Clyde Butcher: The Man Behind The Lens
Walk the swamp with the iconic landscape photographer as he shares his passion for Florida’s wildlands.
This story appeared in the February 2014 issue of Naples Illustrated.
Photography by Vanessa Rogers
Nestled in the heart of the Everglades, just a short drive from Naples’ pristine beaches, you’ll find one of Florida’s mystical wonders: Big Cypress Swamp. This undisturbed swath of wilderness is where Clyde Butcher, renowned landscape photographer, finds sanctuary. The ancient cypress trees here serve as nature’s canopy to an abundance of wildlife, including stalwart alligators, snakes and even panthers.
At first blush the murky swamp can appear daunting, until you step inside its natural beauty. On a slightly overcast day in late November, I joined the award-winning photographer and passionate conservationist on a swamp walk to experience it firsthand.
Butcher’s Big Cypress Gallery sits on 13 acres he owns within Big Cypress National Preserve. He began taking swamp walks nearly 30 years ago, and later his gallery started to offer guided tours (though Butcher no longer leads them) so the public could share in his fascination.
At 71, Butcher has trudged through these often knee-deep waters countless times, yet he still enters the swamp with a boyish sense of wonder. We have no GPS device to guide us. No compass. Just a big walking stick to steady our steps, along with Butcher’s tracking instincts. Has he ever gotten lost? “We never get lost, we get misplaced,” he says with a slow grin.
Once we lose sight of the opening from which we entered, a sense of calm envelops the swamp; it assuages any fear of missteps or potential encounters with predators. Aside from the rhythmic sloshing of water as we wade through the wilderness, there are few sounds and no rush to break the silence with words—as if we were being gently hushed by nature.
For Butcher, a self-described “feely” person, the wilderness is where he feels most at home. It served as his playground when he was a child and it would become a quiet confidant throughout his life.
“I was always wandering off in the woods,” says Butcher, who grew up in Kansas City, Missouri. “When I was a little kid, about 4 or 5, I would go into the forest and my mom would be panicking, trying to find me.” He recalls family trips to national parks where as a boy he would pull out his Brownie Hawkeye camera, excited to snap the landscape.
While Butcher graduated college with a degree in architecture from California Polytechnic State University, it didn’t take long before he returned to capturing nature with an exquisite level of detail through his black-and-white, large-format photography.
“I remember seeing Clyde’s first black-and-white photographs when we were dating and thinking he’s better than Ansel Adams,” says Niki Butcher, Clyde’s wife of 50 years. “But I was in love, and I still am, so I’m kind of prejudiced,” she says with a soft chuckle.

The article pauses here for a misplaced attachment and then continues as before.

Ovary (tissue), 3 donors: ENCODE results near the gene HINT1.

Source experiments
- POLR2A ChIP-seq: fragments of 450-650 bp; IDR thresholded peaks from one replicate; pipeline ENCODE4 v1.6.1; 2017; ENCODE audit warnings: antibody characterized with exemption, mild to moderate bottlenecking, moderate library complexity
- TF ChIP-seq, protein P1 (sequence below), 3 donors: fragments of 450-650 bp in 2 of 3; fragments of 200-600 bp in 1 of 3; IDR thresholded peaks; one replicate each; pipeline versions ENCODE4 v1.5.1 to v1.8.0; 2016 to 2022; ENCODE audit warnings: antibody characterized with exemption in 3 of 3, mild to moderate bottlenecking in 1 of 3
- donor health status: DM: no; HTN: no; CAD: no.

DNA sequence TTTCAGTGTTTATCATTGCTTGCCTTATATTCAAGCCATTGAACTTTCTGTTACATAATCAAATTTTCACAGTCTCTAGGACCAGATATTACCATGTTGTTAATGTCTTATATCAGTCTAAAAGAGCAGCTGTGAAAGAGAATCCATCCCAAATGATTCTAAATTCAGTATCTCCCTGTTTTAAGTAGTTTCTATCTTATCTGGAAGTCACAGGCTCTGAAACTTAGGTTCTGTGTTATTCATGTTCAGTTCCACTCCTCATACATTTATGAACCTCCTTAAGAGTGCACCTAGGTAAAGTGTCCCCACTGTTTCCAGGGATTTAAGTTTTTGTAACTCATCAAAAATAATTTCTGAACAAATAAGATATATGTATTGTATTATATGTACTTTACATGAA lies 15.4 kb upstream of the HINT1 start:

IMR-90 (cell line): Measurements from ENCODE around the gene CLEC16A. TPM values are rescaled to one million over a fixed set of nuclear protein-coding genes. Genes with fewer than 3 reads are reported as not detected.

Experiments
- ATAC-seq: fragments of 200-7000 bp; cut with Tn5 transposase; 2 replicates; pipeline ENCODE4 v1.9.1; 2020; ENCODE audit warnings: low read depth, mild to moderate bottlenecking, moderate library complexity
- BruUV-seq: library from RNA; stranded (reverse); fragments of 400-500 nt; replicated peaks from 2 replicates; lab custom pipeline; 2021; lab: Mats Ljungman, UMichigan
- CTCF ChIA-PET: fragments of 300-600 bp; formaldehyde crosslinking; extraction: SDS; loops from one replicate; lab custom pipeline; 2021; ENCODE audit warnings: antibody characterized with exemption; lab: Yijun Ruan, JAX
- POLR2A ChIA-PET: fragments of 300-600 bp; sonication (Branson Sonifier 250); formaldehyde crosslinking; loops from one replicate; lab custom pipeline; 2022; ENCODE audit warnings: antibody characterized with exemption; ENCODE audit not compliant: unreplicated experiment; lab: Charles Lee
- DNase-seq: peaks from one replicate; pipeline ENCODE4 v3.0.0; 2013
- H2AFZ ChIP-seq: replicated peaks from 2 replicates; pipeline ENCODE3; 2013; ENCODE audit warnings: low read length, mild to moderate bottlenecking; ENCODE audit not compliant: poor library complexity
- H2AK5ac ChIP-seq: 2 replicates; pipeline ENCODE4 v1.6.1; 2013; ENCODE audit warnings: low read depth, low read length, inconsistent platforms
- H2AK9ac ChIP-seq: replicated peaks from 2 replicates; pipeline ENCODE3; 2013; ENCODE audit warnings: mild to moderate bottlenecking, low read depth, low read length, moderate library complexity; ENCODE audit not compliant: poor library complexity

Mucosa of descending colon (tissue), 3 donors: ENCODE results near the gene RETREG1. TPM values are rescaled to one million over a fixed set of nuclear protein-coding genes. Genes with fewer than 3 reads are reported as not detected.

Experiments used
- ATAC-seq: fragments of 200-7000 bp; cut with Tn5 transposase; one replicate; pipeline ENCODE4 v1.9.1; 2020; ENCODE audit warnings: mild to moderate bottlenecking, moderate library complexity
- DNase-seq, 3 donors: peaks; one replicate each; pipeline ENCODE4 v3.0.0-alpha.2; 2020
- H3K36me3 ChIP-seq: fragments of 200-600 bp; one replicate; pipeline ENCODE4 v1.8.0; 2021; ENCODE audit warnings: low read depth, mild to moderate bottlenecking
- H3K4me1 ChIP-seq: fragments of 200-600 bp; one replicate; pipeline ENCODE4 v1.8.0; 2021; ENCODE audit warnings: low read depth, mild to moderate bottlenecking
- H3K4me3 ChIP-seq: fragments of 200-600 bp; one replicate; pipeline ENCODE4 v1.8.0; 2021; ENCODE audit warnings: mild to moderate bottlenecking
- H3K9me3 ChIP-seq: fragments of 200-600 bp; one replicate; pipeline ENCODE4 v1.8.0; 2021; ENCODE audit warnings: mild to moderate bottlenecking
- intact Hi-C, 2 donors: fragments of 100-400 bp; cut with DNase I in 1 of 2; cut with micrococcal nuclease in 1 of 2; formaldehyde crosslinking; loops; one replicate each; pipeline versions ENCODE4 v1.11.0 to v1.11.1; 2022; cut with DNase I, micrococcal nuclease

In the early years, Butcher would emulate Adams and fellow landscape photographers Edward Weston and Wynn Bullock. He recalls showcasing his photographs of Florida’s wildlands at art shows and being disappointed when people assumed they were of Africa or the Amazon rainforest. “People just didn’t understand what Florida is,” he says.
While his passion to show them never wavered, for many years he struggled to make a living. At times, he and his wife and two children lived in a tent trailer or on a sailboat, as that’s all they could afford. They chose to view it as an adventure. Still, Butcher switched to color photography in the ’70s to try to make more sales.
“All my successful color photos were of sunsets and beaches, what everybody wants above their couches. I was still photographing the swamps, and a few people we buying them, but it wasn’t a big thing,” Butcher says.
On June 15, 1986, everything changed. Butcher’s 17-year-old son Ted was killed in a car crash by a drunk driver. It was Father’s Day. “My dad disappeared in the swamp that summer,” recalls Jackie Butcher Obendorf, Clyde Butcher’s daughter, who manages his gallery business. She recalls a shift in her father after he emerged from the swamp that year, a renewed focus on “doing good for the planet and leaving a legacy.”
“I felt that going back to black and white would create a oneness with nature and people would understand it better,” he says. For Butcher, it is about capturing emotion evoked by nature. “When you’re taking a picture there’s a focal point of the image but when you’re doing one of feeling, there’s no focal point of the feeling,” Butcher says. “I put my arms out, embrace it. That’s how I compose a picture. That’s it. Then I set the camera down and take a picture. It’s really an instinctive thing.”
His instincts have served him well. Butcher has received wide acclaim and numerous awards for his photography, including the Artist Hall of Fame award from the state of Florida, the Distinguished Artist Award from the Florida House in the nation’s capitol and the Ansel Adams Conservation Award from the Sierra Club for raising awareness of the environment through his photography.
“I want people to get what Florida is all about, the relationship of the trees and the plants and sky and the water. It’s an emotional feeling of being primeval,” says Butcher, as we emerge from the swamp, drenched in watery mud but exhilarated.
“I only enjoy areas that are basically ancient. This area here is just like it has been for 10,000 years. Some of these cypress trees are as big in circumference as the biggest redwood tree, two or three thousand years old. It’s just awesome.”